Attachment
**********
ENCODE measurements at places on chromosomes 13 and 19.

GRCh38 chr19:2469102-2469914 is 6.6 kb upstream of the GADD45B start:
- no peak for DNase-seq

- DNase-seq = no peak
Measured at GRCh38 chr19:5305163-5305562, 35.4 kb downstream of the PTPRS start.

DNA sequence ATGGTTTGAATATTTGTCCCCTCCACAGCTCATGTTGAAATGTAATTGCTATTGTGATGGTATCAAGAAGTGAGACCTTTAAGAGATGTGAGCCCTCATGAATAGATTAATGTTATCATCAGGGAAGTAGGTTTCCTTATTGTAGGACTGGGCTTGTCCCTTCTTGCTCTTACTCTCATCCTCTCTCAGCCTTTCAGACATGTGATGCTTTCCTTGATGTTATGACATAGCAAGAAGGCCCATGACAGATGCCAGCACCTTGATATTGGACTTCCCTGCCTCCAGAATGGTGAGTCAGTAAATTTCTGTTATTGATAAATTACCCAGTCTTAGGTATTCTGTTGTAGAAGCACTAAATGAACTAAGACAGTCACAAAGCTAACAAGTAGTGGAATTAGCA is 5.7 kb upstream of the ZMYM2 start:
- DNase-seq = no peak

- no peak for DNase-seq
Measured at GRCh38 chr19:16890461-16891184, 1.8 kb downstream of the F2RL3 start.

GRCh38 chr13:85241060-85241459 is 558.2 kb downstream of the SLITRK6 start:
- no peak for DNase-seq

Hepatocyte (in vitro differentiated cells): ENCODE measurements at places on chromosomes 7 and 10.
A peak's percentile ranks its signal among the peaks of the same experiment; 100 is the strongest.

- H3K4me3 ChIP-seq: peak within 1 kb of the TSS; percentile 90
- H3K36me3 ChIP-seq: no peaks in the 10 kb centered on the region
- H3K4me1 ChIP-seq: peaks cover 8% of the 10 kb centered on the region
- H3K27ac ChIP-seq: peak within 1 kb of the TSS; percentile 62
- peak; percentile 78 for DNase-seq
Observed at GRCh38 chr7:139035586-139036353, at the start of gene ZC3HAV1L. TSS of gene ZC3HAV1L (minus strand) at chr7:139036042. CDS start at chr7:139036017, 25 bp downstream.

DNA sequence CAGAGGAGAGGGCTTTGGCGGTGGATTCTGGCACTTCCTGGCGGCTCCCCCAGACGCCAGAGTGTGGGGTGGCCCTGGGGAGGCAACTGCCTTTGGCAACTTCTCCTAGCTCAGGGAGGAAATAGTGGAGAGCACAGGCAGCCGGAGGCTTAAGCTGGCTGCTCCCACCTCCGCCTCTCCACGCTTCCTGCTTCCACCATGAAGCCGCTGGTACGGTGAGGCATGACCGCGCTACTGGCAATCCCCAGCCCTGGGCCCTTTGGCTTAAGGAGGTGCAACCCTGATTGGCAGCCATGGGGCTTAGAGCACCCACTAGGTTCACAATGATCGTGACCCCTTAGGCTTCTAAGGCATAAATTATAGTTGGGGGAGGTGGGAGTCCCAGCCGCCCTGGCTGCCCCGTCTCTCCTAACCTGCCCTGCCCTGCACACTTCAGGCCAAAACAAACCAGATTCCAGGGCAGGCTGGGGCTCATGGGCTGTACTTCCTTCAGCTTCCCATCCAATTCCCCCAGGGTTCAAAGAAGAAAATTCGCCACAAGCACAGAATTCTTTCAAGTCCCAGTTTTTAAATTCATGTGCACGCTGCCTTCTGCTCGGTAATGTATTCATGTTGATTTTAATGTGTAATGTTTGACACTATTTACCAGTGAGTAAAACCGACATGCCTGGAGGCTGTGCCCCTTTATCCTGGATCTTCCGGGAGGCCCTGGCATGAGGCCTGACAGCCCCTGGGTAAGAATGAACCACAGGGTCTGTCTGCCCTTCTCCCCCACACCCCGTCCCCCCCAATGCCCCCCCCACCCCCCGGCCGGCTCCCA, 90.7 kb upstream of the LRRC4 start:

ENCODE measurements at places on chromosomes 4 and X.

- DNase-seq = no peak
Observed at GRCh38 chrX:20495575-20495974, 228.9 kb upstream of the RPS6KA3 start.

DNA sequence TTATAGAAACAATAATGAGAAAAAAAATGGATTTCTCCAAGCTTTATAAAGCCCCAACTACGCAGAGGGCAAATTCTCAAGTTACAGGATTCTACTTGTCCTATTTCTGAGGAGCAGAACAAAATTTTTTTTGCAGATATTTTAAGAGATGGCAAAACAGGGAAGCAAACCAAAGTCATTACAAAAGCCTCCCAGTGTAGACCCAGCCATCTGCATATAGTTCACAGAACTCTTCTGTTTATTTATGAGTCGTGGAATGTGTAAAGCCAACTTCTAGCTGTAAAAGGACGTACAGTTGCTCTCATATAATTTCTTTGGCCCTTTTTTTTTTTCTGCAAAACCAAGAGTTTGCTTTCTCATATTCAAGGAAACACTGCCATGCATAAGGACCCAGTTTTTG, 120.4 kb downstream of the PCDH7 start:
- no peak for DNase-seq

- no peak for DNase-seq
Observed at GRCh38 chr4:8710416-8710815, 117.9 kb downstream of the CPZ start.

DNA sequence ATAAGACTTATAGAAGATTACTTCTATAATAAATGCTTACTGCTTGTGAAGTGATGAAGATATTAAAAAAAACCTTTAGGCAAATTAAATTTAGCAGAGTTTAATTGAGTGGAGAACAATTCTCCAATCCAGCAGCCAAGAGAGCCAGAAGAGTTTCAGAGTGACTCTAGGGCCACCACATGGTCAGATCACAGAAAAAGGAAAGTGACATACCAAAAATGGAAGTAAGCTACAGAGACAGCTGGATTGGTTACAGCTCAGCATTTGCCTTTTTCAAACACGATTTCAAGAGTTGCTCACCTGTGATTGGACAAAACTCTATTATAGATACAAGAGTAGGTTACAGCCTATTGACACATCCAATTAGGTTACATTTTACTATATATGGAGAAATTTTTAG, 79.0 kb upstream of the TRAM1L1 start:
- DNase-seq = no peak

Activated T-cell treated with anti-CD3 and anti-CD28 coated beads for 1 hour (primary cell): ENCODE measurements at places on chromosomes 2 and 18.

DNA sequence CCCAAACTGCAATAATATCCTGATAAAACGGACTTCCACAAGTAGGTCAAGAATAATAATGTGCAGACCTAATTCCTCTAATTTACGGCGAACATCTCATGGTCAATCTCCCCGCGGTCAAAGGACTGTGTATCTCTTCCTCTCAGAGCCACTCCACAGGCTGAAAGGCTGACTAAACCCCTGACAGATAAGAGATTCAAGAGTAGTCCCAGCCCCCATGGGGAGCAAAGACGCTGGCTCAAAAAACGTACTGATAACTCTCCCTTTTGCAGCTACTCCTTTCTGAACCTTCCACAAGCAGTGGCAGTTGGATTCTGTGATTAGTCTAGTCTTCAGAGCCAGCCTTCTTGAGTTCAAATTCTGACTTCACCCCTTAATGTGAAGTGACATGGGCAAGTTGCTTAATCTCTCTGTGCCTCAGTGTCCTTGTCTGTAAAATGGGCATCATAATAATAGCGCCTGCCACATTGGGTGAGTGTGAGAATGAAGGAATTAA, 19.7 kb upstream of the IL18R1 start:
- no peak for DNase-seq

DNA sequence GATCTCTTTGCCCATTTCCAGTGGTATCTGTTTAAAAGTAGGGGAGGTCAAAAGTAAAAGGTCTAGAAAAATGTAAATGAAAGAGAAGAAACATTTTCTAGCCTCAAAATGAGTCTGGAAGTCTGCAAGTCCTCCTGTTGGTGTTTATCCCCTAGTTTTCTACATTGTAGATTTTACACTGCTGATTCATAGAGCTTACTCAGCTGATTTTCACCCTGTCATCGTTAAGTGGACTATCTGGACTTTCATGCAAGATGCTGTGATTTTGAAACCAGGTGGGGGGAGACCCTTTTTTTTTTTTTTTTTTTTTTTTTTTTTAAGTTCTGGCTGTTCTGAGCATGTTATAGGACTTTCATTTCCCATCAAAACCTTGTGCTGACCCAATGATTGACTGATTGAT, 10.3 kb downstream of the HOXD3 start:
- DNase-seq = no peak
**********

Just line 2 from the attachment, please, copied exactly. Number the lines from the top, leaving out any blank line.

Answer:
GRCh38 chr19:2469102-2469914 is 6.6 kb upstream of the GADD45B start: